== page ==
About Our Students
In 2020-2021, Union’s enrollment dropped by 857 students. With a 5.4 percent decrease over the previous year, Union served 14,959 students – 6,959 at the elementary level and 8,000 in grades 6-12.
Districtwide, 7,342 students (49.1 percent) were female and 7,617 (50.9 percent) male.
In terms of racial origin, 4.2 percent were American Indian/Alaska Native, 14.9 percent African American, 9.5 percent multi-racial, 0.2 percent Pacific Islander/Hawaiian, 7.3 percent Asian, 25.7 percent Caucasian, and 38.2 percent of Hispanic ethnicity.
There were 2,763 identified gifted students in grades 1-12, served by a variety of courses and programs.
Of the graduating seniors in 2021:
- 413 took the ACT, with an average composite score of 22.2.
- 254 took the SAT, with an average total score of 1,022. (Many students had waivers due to the pandemic).
More than 1,945 students (13 percent) were enrolled in special education.
English Learner services were provided to 2,521 elementary and 1,408 secondary students; of these students, 346 became English-proficient and exited the program. Union’s diverse population spoke more than 60 different languages. An estimated 25 percent of Union students were classified as English Learners.
Extended Day Program - EDP
Union’s Extended Day Program or EDP served 644 students at 15 sites over the course of the year in 2020-2021 – despite the large number of students attending school virtually due to COVID. Union’s resource room kept sites supplied with cooking activities, STEM projects, art activities and much more to enhance the curriculum. Students often ask their parents for just a little more time to play at pick-up time!
Union continued serving students receiving tribal assistance with childcare. At the end of the previous school year, Union added assistance through Cherokee Nation and Muscogee Nation at nine of its sites. The tribes require that a parent request childcare assistance through them before they will extend an agreement. As those requests come in, Union immediately submits the paperwork for approval for any additional sites. Union also accepts DHS childcare assistance at all sites for those families that qualify.
Staff development opportunities for EDP staff were limited to online training events offered by the Department of Human Services and the University of Oklahoma Center for Early Childhood Professional Development. Topics included Bullying in the Public Schools – Setting the Appropriate Tone for Prevention/Intervention; Trust-Based Relational Intervention for Out of School Time Professionals; district safety training and the Pyramid Model school-age training. Union offered School-Age Trauma and CPR/First Aid training in small groups in person. All training was approved for formal training credit through the University of Oklahoma Center for Early Childhood Development. Each staff member is required to be a member of the CECPD registry and take 20 to 30 hours of training annually.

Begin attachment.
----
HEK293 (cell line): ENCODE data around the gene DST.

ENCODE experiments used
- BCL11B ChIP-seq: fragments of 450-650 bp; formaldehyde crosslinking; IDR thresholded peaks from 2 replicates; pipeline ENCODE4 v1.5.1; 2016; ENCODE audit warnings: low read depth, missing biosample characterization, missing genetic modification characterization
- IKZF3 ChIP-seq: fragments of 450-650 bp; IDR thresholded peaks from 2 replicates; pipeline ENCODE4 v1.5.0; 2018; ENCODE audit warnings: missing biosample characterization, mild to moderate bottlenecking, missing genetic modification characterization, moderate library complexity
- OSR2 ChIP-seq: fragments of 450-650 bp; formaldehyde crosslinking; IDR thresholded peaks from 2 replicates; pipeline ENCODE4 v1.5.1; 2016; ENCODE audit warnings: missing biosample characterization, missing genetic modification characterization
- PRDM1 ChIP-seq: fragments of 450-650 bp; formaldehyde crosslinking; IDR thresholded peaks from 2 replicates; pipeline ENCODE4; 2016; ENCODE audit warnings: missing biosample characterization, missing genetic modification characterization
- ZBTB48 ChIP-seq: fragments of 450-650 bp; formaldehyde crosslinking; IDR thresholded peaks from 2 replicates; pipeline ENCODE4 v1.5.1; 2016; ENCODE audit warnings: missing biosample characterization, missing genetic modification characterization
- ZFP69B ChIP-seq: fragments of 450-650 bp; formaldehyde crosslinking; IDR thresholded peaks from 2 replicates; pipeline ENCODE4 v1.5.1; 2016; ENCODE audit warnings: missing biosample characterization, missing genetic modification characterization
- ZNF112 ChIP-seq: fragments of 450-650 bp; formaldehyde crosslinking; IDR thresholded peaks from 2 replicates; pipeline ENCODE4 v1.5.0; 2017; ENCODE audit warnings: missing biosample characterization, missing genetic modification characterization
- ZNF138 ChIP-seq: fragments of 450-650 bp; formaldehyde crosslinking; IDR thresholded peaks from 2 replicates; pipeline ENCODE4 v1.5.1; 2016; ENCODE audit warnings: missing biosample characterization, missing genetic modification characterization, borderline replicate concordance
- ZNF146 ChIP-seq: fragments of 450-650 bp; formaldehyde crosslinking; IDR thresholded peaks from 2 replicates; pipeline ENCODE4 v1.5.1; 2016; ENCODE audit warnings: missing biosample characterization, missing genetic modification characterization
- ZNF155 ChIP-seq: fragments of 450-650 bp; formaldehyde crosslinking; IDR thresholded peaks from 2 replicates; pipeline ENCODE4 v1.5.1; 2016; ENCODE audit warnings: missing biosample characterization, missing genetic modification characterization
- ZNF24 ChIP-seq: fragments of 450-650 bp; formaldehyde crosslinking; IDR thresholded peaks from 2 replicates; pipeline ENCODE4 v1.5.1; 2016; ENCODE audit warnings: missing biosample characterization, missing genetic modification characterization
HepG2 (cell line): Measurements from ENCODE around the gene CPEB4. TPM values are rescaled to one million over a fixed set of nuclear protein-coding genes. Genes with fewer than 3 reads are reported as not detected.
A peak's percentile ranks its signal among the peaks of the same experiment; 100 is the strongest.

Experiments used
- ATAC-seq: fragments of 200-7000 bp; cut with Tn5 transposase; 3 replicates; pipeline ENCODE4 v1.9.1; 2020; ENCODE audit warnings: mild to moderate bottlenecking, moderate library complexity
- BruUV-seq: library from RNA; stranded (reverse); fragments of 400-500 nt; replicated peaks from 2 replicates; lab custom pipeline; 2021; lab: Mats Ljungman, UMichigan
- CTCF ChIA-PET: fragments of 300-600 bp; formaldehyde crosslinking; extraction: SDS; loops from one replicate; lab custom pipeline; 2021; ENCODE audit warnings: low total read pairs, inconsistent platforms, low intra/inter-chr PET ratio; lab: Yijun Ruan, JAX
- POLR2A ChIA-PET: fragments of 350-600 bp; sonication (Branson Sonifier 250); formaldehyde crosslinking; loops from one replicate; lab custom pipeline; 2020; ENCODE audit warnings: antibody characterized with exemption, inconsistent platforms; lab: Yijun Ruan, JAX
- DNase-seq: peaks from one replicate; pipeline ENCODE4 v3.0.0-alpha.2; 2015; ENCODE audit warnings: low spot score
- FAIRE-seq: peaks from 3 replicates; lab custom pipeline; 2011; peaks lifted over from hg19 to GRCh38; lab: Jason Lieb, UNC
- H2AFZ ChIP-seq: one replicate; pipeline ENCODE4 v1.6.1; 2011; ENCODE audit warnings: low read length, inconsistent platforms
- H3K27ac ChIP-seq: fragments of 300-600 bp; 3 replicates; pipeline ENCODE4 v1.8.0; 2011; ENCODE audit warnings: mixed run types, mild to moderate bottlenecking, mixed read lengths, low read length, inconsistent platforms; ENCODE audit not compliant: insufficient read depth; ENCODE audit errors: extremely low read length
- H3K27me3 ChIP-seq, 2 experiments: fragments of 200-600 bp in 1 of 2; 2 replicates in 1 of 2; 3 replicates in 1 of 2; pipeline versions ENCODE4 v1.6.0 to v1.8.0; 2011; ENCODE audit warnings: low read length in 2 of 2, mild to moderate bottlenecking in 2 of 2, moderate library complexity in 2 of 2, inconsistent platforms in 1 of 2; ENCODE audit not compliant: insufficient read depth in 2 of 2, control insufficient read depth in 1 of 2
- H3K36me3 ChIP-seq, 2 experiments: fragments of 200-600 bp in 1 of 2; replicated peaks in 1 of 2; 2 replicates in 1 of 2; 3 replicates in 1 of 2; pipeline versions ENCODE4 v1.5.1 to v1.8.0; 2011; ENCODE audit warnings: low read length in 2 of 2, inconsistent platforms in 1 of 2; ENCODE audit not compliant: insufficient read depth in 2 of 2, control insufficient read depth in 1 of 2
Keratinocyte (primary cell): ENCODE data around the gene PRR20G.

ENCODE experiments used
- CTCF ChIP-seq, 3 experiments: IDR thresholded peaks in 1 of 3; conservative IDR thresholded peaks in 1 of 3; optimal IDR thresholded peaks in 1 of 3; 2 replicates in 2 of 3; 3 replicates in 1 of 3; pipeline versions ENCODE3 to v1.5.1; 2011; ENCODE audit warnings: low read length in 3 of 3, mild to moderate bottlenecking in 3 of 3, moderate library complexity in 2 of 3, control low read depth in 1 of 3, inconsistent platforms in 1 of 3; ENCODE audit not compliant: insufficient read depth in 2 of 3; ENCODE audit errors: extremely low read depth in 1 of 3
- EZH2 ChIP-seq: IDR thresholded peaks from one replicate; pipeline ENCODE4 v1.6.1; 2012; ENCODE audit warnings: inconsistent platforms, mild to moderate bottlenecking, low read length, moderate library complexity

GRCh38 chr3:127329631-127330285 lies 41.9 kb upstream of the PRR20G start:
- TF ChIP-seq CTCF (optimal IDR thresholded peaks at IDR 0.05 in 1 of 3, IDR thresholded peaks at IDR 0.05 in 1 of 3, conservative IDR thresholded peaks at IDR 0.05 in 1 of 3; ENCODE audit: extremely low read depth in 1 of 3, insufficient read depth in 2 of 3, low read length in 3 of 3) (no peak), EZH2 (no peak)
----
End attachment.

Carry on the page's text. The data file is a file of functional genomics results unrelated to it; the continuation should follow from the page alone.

For more than 25 years, Union Public Schools has served the community with an adult basic education program to assist adults through GED/HiSET Preparation classes and/or English language learning for non-native English speakers. During the 2020-2021 school year, Union’s Adult Basic Education (ABE) program enrolled about 1,000 students in these classes.
Through partnerships with local Workforce Development offices and other community agencies, the Union Adult Learning Center (UALC) embraces the opportunity to serve students not only in Tulsa, but also in the neighboring communities of Claremore, Muskogee, Owasso, and Pryor. These partners include, but are not limited to, Community Action Project of Tulsa, Workforce Tulsa, Tulsa Technology Center, Tulsa Community College, Goodwill Industries, Salvation Army, Women in Recovery, Family and Children’s Services, Rogers State University, Workforce Pryor, Workforce Muskogee, Muskogee Public Schools, Owasso Public Schools, Whirlpool Inc., and local churches.
The Pearson Vue Testing Center at UALC offers various certification testing for individuals including Teacher Certification testing and high school equivalency testing (HiSet). During the 2020-2021 school year, nearly 2,200 HiSet, GED and/or Pearson tests were given, with about 200 individuals earning their High School Equivalency diplomas.